Matthew Vaughn has blamed the "mad, obsessive gun culture" in the US for the death of Halina Hutchins on the set of 'Rust'.
The cinematographer was killed and director Joel Souza injured when they were accidentally shot by Alec Baldwin on the set of the Western last week and the 'Kingsman' filmmaker believes the tragedy was part of a wider problem with America's attitude towards firearms.
He said: "It’s the state of the culture in America. And in America, the mad, obsessive gun culture is extreme. What happened is beyond any comprehension. Over there, they can just take a gun on set — because they believe it’s their right to do so.
"But, sad to say, it will have zero effect on US gun laws. Guns are ingrained...
"They’re gun nuts in America... That’s the mentality. That’s the culture in America. A gun — and showbusiness — killed Halyna Hutchins."
The 50-year-old filmmaker admitted he isn't even allowed to "tough" the various weapons - including a rifle, several handguns and numerous knives - on the set of his latest movie 'Argylle', with UK laws allowing only licensed armourers to carry them on to the set.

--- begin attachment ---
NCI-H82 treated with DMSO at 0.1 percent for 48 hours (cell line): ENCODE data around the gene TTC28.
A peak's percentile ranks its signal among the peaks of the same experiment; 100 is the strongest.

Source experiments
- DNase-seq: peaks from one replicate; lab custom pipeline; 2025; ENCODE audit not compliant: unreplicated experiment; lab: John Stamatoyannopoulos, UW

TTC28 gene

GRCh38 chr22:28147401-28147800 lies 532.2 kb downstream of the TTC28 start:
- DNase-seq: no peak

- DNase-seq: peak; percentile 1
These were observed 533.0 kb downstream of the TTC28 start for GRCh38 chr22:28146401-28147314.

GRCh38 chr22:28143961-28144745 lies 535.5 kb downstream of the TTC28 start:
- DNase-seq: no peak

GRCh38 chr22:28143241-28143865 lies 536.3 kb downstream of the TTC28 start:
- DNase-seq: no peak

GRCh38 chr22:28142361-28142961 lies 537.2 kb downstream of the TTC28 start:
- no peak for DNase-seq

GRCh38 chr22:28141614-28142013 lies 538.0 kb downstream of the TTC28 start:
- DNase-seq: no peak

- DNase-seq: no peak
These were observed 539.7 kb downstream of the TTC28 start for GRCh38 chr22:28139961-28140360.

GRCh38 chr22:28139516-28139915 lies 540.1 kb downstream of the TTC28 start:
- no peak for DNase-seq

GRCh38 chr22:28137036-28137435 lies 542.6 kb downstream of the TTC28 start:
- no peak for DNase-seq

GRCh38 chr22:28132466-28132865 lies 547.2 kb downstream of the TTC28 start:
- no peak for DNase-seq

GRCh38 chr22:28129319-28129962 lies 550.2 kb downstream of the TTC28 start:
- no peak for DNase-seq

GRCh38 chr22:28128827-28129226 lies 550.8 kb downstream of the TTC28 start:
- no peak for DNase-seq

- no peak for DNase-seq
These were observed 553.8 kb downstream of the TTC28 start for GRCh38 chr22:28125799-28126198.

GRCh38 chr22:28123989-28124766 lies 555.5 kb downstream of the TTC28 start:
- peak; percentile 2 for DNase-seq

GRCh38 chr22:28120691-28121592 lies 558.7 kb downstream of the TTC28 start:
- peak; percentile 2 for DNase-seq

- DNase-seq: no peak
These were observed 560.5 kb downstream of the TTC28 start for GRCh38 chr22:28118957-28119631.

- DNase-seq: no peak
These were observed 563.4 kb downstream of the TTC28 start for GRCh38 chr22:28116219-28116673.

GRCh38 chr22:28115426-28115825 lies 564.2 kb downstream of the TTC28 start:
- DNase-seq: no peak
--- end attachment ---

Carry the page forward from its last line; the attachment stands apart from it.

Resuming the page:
He told the Daily Mail newspaper columnist Baz Bamigboye: "I’m not allowed to touch them. The assistant directors don’t go near them, either.
"There’s a strict protocol. [The armourer] will check that the gun’s empty — and show you it’s empty — before they hand it over."
Damien Walters, stunt co-ordinator and second unit director, added: "After you’ve shot it, they come in and take it off you and say, 'Gun clear!'. Nobody else can handle it, except the armourer who hands it to the actor."
Matthew also confirmed: "You have to have an armourer for rubber guns, too."
And the director noted live ammunition is never used on set.
He said: "If someone brought a live round on to the set, they’d be arrested immediately."
He also explained how filmmakers "don't even need to use real guns" these days because the camera doesn't always catch the flash from a fired weapon, and Damian explained how special effects coverage is often just used over the top.
Matthew added: "Did Anthony Hopkins have to kill a few people to get into character to play Lecter? You don’t need to eat someone. It’s called acting."